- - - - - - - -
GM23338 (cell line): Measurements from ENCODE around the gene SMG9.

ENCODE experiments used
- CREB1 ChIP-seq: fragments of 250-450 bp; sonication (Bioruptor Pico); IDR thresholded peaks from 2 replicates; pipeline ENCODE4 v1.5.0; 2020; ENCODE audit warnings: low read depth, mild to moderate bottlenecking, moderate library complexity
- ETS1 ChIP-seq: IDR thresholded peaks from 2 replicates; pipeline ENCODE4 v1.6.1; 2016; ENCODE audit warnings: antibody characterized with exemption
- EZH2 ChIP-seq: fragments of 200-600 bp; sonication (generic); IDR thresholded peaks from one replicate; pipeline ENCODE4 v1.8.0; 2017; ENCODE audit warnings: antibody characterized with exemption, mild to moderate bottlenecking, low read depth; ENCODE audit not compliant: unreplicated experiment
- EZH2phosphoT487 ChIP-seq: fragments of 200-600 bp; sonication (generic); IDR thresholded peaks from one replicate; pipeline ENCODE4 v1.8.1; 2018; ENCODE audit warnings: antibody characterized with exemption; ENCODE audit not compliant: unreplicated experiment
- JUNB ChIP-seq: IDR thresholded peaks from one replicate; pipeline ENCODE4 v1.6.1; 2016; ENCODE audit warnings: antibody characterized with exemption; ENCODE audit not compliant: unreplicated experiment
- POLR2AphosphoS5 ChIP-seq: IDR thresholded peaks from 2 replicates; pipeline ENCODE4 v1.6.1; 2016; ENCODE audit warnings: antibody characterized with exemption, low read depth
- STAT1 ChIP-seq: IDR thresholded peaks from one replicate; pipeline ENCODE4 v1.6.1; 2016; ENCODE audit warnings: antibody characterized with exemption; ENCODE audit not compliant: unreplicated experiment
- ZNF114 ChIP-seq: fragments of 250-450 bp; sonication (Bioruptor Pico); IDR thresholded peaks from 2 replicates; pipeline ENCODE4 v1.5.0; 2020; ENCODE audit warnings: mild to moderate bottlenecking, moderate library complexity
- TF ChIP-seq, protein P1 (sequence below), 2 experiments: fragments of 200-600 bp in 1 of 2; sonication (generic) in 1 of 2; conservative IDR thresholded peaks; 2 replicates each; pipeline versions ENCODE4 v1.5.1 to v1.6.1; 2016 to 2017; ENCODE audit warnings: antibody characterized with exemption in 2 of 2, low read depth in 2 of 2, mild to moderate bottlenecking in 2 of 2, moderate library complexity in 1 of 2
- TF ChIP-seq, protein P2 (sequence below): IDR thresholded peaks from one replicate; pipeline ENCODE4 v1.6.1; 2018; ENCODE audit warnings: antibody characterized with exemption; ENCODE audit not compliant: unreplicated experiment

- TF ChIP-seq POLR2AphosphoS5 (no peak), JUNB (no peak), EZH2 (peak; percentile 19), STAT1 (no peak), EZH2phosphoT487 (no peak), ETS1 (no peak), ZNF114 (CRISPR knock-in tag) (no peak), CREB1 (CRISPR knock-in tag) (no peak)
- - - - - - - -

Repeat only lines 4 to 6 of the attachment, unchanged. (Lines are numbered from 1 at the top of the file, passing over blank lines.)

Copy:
- ETS1 ChIP-seq: IDR thresholded peaks from 2 replicates; pipeline ENCODE4 v1.6.1; 2016; ENCODE audit warnings: antibody characterized with exemption
- EZH2 ChIP-seq: fragments of 200-600 bp; sonication (generic); IDR thresholded peaks from one replicate; pipeline ENCODE4 v1.8.0; 2017; ENCODE audit warnings: antibody characterized with exemption, mild to moderate bottlenecking, low read depth; ENCODE audit not compliant: unreplicated experiment
- EZH2phosphoT487 ChIP-seq: fragments of 200-600 bp; sonication (generic); IDR thresholded peaks from one replicate; pipeline ENCODE4 v1.8.1; 2018; ENCODE audit warnings: antibody characterized with exemption; ENCODE audit not compliant: unreplicated experiment